Since asking students who could to move out of on-campus housing, all three of the four-year higher education institutions in the Twin Ports have agreed to refund students for their on-campus housing and unused dining fees.
The University of Wisconsin-Superior, the College of St. Scholastica and the University of Minnesota Duluth will all refund students using similar calculations based on the amount of time students won't spend on campus.
In a virtual meeting Friday morning, the University of Minnesota Board of Regents approved President Joan Gabel's revised system-wide proposal for refunding students' housing and dining.
The proposal will refund students 100% of their housing and unused dining fees, prorated from March 28 through the end of the semester in early May.
It's a more comprehensive plan than the one that was shared with students early last week, which would have refunded UMD students who had moved out of their on-campus housing a flat rate of $1,000.
University leadership began reconsidering its original refund calculation after Gov. Tim Walz issued the stay-at-home order, which went into effect the evening of March 27, which is why Gabel arrived at March 28 as the date from which students would be refunded.
Since the order has gone into effect, Gabel said nonessential employees and students not still living on campus have been prohibited from returning to campus, which has affected campus life and services.
"Things feel very different since then and we are working in a very different way since then," Gabel said.
The new plan will refund students for additional services as well.
"Some of which we were not asked to even put on the table, but did anyway, because we wanted to reflect how campus life has changed," Gabel said.
The additional refunds include a prorated refund in parking, transportation and recreation services fees they have already paid as well as a 50% of student service fees.
The new refund plan will require 11,000 different calculations due to a wide-ranging variation in student services across campuses, Gabel said, making it difficult to ballpark the average dollar amount students will be refunded.
In total, the refunds will leave the University of Minnesota system with a revenue loss of $27,824,000, which includes $4,432,000 at UMD.
During the Board of Regents meeting, Regent Richard Beeson said the university is on "strong ground" to handle the reduction in revenue.
"This is why we have reserves, this is why we have margins, this is why we have strong credit ratings, this is why we have a good balance sheet," Beeson said. "We're prepared to work through these issues."
UWS students who have moved out from on-campus housing were asked to apply for a refund in order to receive a prorated refund on their housing fees beginning at the time of their move-out date.
Nearly all students who have moved out of on-campus housing have already applied for the refund, said Jeff Kahler, vice chancellor of administration and finance.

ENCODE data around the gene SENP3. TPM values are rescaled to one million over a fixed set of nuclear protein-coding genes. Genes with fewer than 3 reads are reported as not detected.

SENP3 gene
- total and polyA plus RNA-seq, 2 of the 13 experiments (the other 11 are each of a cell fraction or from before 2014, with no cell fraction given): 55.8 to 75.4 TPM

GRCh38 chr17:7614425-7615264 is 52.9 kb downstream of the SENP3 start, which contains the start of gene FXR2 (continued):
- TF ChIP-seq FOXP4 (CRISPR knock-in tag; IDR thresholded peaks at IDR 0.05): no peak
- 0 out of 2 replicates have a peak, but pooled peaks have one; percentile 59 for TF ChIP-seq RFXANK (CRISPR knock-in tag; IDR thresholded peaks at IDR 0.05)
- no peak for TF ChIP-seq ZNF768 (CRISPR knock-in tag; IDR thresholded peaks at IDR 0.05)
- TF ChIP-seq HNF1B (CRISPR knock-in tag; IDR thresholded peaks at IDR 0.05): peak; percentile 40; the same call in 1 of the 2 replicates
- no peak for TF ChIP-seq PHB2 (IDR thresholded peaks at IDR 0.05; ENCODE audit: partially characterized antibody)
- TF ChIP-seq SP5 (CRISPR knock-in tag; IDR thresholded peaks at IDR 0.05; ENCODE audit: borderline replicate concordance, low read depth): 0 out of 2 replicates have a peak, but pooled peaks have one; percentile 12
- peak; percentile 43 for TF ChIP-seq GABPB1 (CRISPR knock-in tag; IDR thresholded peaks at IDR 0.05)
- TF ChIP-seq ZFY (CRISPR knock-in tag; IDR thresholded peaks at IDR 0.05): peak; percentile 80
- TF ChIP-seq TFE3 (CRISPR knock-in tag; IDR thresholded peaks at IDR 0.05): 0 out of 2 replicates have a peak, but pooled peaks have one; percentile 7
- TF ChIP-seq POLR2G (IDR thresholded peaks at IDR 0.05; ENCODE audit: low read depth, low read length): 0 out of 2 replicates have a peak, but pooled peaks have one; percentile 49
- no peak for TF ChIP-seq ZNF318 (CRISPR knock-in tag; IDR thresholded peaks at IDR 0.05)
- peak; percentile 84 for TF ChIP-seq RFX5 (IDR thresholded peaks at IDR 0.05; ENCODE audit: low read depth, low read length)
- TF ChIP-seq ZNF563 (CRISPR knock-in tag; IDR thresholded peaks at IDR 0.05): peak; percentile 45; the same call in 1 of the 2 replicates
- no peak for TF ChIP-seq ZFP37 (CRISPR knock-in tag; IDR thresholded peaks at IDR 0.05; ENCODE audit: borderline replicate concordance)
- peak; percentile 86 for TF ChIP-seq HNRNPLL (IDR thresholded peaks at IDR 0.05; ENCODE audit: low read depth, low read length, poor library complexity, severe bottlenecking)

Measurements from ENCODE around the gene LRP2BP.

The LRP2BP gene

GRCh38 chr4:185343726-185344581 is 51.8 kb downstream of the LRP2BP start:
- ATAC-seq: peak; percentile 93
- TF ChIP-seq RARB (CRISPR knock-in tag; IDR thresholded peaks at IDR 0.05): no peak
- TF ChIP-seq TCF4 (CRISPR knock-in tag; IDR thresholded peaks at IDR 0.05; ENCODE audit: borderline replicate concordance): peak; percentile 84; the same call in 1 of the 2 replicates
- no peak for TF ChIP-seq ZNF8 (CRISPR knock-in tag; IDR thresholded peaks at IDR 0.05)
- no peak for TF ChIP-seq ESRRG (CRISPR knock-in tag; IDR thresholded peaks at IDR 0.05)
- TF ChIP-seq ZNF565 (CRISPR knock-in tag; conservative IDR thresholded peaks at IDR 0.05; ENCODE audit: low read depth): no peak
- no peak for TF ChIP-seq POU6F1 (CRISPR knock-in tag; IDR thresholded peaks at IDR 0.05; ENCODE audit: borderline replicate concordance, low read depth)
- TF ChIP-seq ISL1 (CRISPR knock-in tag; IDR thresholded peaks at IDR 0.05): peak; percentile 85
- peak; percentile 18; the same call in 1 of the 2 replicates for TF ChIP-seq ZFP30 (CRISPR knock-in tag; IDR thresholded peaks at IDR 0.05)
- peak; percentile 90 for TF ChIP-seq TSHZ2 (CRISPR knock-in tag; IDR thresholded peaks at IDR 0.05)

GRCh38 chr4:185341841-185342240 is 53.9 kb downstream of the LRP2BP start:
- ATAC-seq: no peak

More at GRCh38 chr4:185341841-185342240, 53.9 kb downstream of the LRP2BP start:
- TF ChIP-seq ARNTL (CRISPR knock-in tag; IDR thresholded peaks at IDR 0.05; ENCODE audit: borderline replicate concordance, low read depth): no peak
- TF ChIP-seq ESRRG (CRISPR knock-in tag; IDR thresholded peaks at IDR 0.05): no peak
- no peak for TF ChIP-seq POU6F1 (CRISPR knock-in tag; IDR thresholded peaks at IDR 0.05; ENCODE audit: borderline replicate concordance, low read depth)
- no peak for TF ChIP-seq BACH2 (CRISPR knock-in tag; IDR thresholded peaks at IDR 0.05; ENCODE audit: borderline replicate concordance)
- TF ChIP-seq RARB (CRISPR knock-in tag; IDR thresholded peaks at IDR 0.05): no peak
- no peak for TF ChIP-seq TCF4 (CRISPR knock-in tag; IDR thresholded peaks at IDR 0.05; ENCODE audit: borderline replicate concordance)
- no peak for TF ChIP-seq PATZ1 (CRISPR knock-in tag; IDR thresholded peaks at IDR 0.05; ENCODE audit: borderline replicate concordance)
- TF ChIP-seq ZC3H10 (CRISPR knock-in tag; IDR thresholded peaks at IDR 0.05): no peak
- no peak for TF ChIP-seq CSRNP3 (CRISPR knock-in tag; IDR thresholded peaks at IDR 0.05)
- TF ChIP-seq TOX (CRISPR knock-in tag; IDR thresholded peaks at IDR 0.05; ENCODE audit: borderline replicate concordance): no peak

"We had people apply for refunds because we had to know 'What are your intentions, when are you leaving?' " Kahler said. "And then that helped us determine what kind of refunds we would have to do. Anyone who applied and emailed us, saying, 'Yes, I'm leaving,' they got a refund."
Before the pandemic, UWS had 637 students living on campus. That number has since dwindled to 137, students who are largely international students or others who didn't have a better alternative than living on campus.
Students are also getting refunded for unused dining fees they've already paid, which will be addressed on a case-by-case basis.
"We value our students and they're important to us," Kahler said. "If they're not going to be using our residence hall services or our dining services, we can't charge them for that we need to do the right thing."
At CSS, students who moved out of their on-campus housing will be refunded 40% of what they already paid for housing in the form of credit, said Ellen Johnson, vice president of enrollment management.
"If they have an outstanding balance it will go toward that first and then after that would be given as a refund," Johnson said.
CSS arrived at 40% because that's the percentage of the semester students who moved out will not spend in on-campus housing.
The college determined March 19 as the beginning date, which is when CSS formerly announced courses would continue in an alternative format for the remainder of the semester.
Each student will receive a detailed accounting for how their refund was determined, Johnson said, which they will see by the end of the semester.
"These tactics will be work, but we feel that's what we need to do to serve our students," Johnson said.
Students who have left their on-campus housing but haven't been able to move their belongings out will be refunded in the same manner as everyone else. Dining refunds will depend on the student's plan.
At the beginning of the semester, 752 students lived on campus. Currently, about 60 students remain in their on-campus housing at CSS.